By Nate "Igor" Smith
By Abel Folgar
By Kat Bein
By Jacob Katel
By Karli Evans
By Jose D. Duran
By Pablo Chacon Alvarez
If you will, indulge me in these two recollections:
(1) Sometime in the hot summer of 1993, three friends and I were sucking down beers at the local punk club in Memphis, Tennessee, a scummy little stinkpit called the Antenna. Between band sets an acquaintance of ours -- a hustler of sorts who fancied himself as something of a one-man, indie-label clearing house -- approached our table with a handful of new arrivals. Avant-garde stuff, mostly, by screwball racketeers like Caroliner and Couch, as well as some pricey import screech from Japan. One single stood out among all the hand-painted and collage-art sleeves: On the front cover was a Xeroxed black-and-white photo of an early incarnation of Nirvana; on the other side was a similarly reproduced shot of a beaming Grand Funk Railroad. We all agreed it was a brilliant juxtaposition, but I don't think any of us really knew why. It just looked good. Along the fold in the sleeve was a paragraph lifted from Lord knows where, with a reference to the need to "write in a new way." Whatever. Below the Nirvana photo was a song title presented in a simple typeface: "Please Don't Come Back from the Moon." Above the Railroad was another: "Nazi USA." The band's name, presented in the same font in the upper right-hand corner, was Harry Pussy. Also brilliant, we decided. In a way, almost too perfect.
"This is a weird one," said the hustler, handing the record -- an issue by the BlackJack label out of Oakland -- to my friend Richard, who eyeballed the front and back covers one more time and offered him four wrinkled one-dollar bills. It was the only copy the hustler had.
A few days later Richard gave me a call. When I asked him about the Harry Pussy record -- how it was, what it sounded like -- my normally verbose friend seemed taken aback, and chose his words carefully. "That," he said with genuine surprise, astonishment, and a little bit of authority, "is one fucked-up record." In other words, he loved it.
In his pick-up truck later that night, on the way to hear the Jon Spencer Blues Explosion, Richard played me a tape of the Harry Pussy single. The two songs, he explained, were divided into halves -- the first cut opened side one and concluded at the end of side two; the second song closed side one and picked up at the beginning of the flip side. The first song featured two guitars droning randomly, mournfully, while drums thumped and cymbals splashed in the background; it made me think of avant-jazz composer Anthony Braxton's convention-shattering work. The second song, though, was a ferocious piece of art-punk stomp, with incessant, pounding drums, furious, staccato guitars, and a yelping vocal submerged deeply into the mix. I don't know if Richard was hearing what I was hearing, but when "Please Don't Come Back from the Moon" ended, I knew he was right: This was one fucked-up record.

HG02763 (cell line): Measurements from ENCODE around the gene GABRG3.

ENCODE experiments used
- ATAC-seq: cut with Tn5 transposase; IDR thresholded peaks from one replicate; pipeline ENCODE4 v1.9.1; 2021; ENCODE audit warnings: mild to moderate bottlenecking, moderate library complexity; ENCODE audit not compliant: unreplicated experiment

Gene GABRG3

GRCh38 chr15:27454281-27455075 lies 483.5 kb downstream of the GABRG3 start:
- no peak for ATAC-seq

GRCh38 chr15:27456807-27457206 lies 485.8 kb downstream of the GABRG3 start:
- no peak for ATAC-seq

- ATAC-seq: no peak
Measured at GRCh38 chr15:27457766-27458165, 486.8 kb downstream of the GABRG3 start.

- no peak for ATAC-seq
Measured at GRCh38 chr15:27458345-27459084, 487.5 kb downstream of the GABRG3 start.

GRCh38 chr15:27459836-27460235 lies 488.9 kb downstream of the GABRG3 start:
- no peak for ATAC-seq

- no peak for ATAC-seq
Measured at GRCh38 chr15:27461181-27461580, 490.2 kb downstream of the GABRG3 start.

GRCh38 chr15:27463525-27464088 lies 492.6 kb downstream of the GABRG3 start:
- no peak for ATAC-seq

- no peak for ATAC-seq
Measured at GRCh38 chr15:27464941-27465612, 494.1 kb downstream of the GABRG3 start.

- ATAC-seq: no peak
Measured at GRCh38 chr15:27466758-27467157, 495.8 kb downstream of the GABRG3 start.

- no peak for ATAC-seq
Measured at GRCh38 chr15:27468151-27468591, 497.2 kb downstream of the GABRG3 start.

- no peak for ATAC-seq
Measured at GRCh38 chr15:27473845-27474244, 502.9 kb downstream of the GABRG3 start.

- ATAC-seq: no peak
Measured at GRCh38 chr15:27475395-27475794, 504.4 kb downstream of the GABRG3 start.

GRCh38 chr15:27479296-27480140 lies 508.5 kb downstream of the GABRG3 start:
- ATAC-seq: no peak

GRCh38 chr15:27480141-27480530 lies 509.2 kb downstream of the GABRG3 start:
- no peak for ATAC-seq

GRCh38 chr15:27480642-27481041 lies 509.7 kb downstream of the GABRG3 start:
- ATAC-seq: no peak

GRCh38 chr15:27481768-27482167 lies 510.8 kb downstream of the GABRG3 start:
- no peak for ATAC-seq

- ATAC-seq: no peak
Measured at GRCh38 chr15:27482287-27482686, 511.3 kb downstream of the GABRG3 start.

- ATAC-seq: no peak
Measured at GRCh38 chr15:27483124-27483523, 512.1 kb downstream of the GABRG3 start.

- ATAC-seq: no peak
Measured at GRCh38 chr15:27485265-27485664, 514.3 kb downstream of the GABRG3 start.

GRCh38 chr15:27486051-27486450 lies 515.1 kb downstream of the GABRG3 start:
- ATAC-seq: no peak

(2) It was a cool September night in 1994 and Harry Pussy was in Shreveport, Louisiana, to play an opening set for the Demolition Doll Rods (a garage-rock group from Detroit) and a bunch of San Francisco goofballs who performed under the name Three Day Stubble. I was working in that tiny, sleepy burg as an entertainment writer and general-assignment reporter at The Times newspaper. Though I had been in Shreveport barely three months, I was already very lonely and very homesick. The underground music scene was almost nonexistent; the few bands around had not yet shaken their Pearl Jam fixations, and the city lacked even one store that carried independent-label releases. The best it could do for a punk club was the unfortunately named Cellblock, a former gay bar where a local black-clad guy named Drac (yes, as in Dracula) booked goth and industrial-dance shows. This was where Harry Pussy would make its northwest Louisiana live debut. When I wrote a blurb in the newspaper to plug the show, my editors eighty-sixed the reference to Harry Pussy.
By this time I was keenly aware of Harry Pussy, and if I hadn't figured out exactly what they were doing, I knew I liked it. An eponymous album had been released on Siltbreeze since I first encountered the BlackJack single, and the band was featured in a then-recent issue of Bananafish, a fringe-music rag based in San Francisco and a bible of sorts for aficionados of experimental noise and aural terrorism. I had seen a clip of an HP live performance played by Thurston Moore during his guest stint as an MTV VJ. I learned through Bananafish that there were two self-released singles preceding the one I first heard in Memphis; there was also an intriguing double-single on the New York-based Audible Hiss label, with four versions of the song "Zero de Conduite." As is typical in the postpunk underworld of small pressings and limited distribution, all three had gone out of print before I had even heard of them. But on the basis of the album and that BlackJack single, I had sufficient material for the building of an obsession.